Scientists at the Polytechnic Institute of New York University (NYU-Poly) and the NYU College of Dentistry (NYUCD) report the development of a carrier that is five times more efficient in delivering DNA into cells than today's commercial reagent vector delivery methods. The new system is a peptide-polymer hybrid, assembled from two separate, less effective vectors that are used to carry DNA into cells.
Results of their study, “Long Term Efficient Gene Delivery Using Polyethylenimine with Modified Tat Peptide,” were published in Biomaterials. The findings were the result of a collaborative research project conducted by Seiichi Yamano, Ph.D., at NYUCD and Jin Montclare, Ph.D., at NYU-Poly. The outcome of the study could help researchers better understand gene function and ultimately improve gene therapy, according to Drs. Yamano and Montclare.
“Polyethylenimine (PEI), a cationic polymer, has been widely studied and shown great promise as an efficient gene delivery vehicle. Likewise, the HIV-1 Tat peptide, a cell-permeable peptide, has been successfully used for intracellular gene delivery,” wrote the investigators in their journal article. “To improve the favorable properties of these two vectors, we combine PEI with the modified Tat peptide sequence bearing histidine and cysteine residues (mTat). In vitro mTat/PEI-mediated transfection was evaluated by luciferase expression plasmid in two cell types. mTat/PEI produced significant improvement (≈5-fold) in transfection efficiency of both cell lines with little cytotoxicity when compared to mTat alone, PEI alone, or four commercial reagents.”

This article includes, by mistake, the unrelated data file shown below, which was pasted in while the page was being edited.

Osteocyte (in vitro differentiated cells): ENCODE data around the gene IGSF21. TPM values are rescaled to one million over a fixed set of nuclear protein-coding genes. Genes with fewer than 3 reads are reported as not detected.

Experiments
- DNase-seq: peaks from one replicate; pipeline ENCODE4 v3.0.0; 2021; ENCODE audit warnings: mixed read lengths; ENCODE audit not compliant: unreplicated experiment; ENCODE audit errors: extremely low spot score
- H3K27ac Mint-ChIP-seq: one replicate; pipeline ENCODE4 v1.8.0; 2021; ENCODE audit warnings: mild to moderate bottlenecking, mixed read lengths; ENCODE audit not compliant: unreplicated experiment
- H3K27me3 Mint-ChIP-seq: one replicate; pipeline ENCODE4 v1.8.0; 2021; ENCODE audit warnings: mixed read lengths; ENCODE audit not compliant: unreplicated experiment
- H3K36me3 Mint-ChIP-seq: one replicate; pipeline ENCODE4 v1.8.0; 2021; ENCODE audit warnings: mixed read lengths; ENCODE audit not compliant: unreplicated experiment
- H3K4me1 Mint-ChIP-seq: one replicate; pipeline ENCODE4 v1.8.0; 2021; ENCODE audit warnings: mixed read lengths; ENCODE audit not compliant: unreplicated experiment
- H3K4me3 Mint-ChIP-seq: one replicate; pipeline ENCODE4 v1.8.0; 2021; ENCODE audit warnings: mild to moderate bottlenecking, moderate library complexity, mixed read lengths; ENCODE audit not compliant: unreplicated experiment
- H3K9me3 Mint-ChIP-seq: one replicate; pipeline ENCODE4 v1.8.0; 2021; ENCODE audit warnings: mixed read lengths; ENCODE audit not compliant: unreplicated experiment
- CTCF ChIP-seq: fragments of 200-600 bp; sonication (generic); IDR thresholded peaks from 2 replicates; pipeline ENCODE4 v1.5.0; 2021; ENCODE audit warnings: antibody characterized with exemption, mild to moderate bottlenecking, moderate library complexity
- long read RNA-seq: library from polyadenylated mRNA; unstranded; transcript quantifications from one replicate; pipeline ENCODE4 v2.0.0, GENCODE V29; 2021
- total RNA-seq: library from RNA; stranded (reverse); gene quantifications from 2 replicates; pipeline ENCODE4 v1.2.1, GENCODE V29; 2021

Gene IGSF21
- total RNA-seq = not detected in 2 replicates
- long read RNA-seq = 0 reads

Traditionally, scientists have engineered viruses to carry out transfection, but viruses are problematic because cells recognize them as foreign and trigger the immune response. Virus transfection is extremely costly and presents numerous difficulties for mass processing.
On the other hand, nonviral vectors do not trigger the immune system and are easily manufactured and modified for safe, more effective delivery. Their shortcoming is that they generally are effective only for short periods in transfection, as well as other forms of gene expression. However, Drs. Yamano and Montclare tested their reagent vector both in vitro as well as for approximately seven months in vivo.
They say the vector may be used in the future for targeted gene therapy.